CENTERBURG — Controversy continues to simmer despite the signing of a new contract Monday between the Centerburg Local School District and Mohican Therapy Group to operate the Centerburg Wellness Center at Centerburg High School.
Discontent among some community members surfaced in a letter to the editor from David L. Morris of Centerburg, which appeared in the Oct. 2 edition of the News.
Morris claimed that since MTG has taken over management of the facility, conditions at the fitness center, owned by the school, have deteriorated.
“TVs have not been repaired and/or replaced, equipment has been taken out, the cost of memberships and day-to-day workouts has greatly increased, and now the school and its contractor ... [have] decided to greatly reduce the hours residents of Centerburg, Sunbury and the surrounding area [have] use of the facility,” Morris wrote.
MTG president Robert J. Tiell responded in a letter published in the Oct. 14 edition of the News, denying that the cost for usage of the facilities has greatly increased, saying that annual memberships cost “almost the same” as they did three years ago.
Tiell said that hours would be reduced in January.
“These changes were made due to the minimal usage during the day, low membership numbers and increased wages,” Tiell wrote.
Centerburg resident and former Wellness Center employee Glen Clark, however, counters that numbers of day users are down because of problems at the facility.
“When I was there, we had quite a few people who used it during the day,” Clark said. Clark managed the facility for three years for the then-contracted operator, the Mount Vernon YMCA. Clark said that he remained for some time under MTG, but eventually left after a dispute with the current management.
A certified trainer, Clark feels that MTG’s area of core competency is rehabilitation therapy and that they haven’t met the community’s fitness training needs.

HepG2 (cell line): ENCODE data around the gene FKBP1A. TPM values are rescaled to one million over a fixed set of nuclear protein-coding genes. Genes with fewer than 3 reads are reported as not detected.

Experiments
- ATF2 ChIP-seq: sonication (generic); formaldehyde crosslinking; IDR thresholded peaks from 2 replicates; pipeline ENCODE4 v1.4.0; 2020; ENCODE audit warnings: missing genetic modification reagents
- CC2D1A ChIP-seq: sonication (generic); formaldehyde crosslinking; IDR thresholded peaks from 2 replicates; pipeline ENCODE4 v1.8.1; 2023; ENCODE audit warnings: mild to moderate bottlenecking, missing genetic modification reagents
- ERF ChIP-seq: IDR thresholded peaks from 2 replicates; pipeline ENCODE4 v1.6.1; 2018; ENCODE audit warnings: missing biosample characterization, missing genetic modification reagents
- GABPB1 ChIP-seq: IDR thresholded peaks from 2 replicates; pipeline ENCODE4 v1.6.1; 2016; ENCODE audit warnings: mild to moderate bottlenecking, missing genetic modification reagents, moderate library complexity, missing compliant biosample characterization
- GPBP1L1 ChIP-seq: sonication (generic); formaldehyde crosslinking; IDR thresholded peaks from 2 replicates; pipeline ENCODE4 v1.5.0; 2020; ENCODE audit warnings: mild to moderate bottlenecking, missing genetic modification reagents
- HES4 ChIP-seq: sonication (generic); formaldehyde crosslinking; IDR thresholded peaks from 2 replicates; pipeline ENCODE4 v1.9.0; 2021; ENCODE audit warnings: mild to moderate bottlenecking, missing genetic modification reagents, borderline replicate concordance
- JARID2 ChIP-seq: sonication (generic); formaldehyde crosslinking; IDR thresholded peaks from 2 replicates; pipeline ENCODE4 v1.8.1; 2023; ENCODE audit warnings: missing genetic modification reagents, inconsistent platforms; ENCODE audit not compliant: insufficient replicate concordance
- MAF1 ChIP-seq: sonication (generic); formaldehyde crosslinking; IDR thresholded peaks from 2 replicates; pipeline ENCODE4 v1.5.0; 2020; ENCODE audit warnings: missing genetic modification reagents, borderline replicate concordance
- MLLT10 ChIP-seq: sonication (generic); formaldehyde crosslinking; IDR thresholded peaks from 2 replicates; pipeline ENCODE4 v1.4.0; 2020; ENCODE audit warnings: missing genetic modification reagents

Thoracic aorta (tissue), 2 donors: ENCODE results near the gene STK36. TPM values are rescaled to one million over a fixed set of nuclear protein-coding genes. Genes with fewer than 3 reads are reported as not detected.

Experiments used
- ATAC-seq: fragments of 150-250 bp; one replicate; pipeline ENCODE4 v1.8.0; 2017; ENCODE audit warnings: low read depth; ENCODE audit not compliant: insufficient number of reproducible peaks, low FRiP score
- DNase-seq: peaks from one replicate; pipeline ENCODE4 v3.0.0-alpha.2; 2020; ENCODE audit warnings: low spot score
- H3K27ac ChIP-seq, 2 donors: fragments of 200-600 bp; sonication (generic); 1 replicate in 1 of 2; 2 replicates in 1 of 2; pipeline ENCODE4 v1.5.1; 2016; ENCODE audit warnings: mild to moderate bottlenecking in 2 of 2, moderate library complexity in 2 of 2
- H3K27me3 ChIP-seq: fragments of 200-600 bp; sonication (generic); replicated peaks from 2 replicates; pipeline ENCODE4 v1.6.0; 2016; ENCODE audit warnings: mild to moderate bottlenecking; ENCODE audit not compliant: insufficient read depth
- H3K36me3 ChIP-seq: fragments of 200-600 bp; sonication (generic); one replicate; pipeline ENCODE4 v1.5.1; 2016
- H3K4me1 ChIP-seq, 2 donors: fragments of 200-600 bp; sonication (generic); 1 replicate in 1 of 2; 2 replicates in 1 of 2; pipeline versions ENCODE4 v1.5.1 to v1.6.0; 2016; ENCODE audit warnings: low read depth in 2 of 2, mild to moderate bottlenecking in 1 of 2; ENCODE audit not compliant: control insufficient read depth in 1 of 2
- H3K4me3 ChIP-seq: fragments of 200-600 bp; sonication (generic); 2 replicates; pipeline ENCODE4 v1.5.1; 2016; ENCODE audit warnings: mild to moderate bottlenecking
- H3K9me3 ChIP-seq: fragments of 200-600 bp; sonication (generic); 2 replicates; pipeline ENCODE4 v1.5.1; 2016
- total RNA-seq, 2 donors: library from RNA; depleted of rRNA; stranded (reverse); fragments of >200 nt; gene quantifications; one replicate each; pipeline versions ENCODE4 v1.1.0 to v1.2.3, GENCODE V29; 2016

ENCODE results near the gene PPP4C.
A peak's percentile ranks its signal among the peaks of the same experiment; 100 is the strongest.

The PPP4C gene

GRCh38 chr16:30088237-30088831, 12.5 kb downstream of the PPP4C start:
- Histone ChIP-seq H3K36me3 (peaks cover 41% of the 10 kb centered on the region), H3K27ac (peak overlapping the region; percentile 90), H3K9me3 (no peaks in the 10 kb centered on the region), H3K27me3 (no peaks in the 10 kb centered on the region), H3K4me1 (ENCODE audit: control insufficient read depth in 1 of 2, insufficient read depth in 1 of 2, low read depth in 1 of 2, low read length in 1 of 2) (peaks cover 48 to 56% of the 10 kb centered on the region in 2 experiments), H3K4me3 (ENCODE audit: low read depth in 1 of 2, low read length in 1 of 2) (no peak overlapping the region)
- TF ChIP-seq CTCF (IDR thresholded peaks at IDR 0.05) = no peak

“I don’t want to toot my own horn,” Clark said, “but once I left, a lot of people said to me they’d never go back.” He said that others now go to the YMCA in Mount Vernon to work out.
Clark said that this loss of daytime users in Centerburg was furthered by MTG not repairing some equipment, as well as by the removal of other equipment.
Tiell could not be reached for comment.
rding to the new contract signed Monday, which goes into effect Jan. 1, 2010, and runs for one year, with an automatic one-year renewal unless written notice is given to end the agreement, MTG and the Centerburg School Board are required to split the costs of upkeep and maintenance of exercise equipment equally. There is no provision, however, saying that MTG must keep certain equipment on site, nor does it bar them from removing any of the equipment, which is property of MTG.
Despite having taken donations from the public when the facility was being built, the owners and operators make relatively few references to the public, identified as “customers of MTG,” in the contract. Aside from some references to the facility being available to those customers when not required for school use, the only nod to the community at large is a mission statement saying that the “School Board and MTG recognize the community’s need for a Wellness Center to serve the educational, competitive, recreational and other communitywide needs ....”
The mechanism provided in the contract for complaints is for concerned individuals to contact the steering committee, which will consist of the superintendent of the Centerburg Local School District (or the superintendent’s appointee), the president of MTG (or his appointee), two members appointed by the MTG board of directors, two members appointed by the Centerburg Board of Education, and one member selected, by agreement of both parties, from the community at large. The two presidents or their appointees are ex-officio, non-voting members.
Otherwise, the contract does not address the expressed concerns that have surfaced, merely stating the reduced hours in January, which will be from 5 a.m. to 8 a.m., then 5 p.m. to 8 p.m. on weekdays (3 p.m. to 8 p.m. when school is in session); 8 a.m. to 11 a.m. Saturdays; and 1 p.m. to 4 p.m. on Sundays.
Clark said that usage by school teams would discourage community members to use the facility in the afternoons, leaving them only very early and very late options.
“I’m retired,” Clark said. “I’m not going to get up at that hour to go work out.”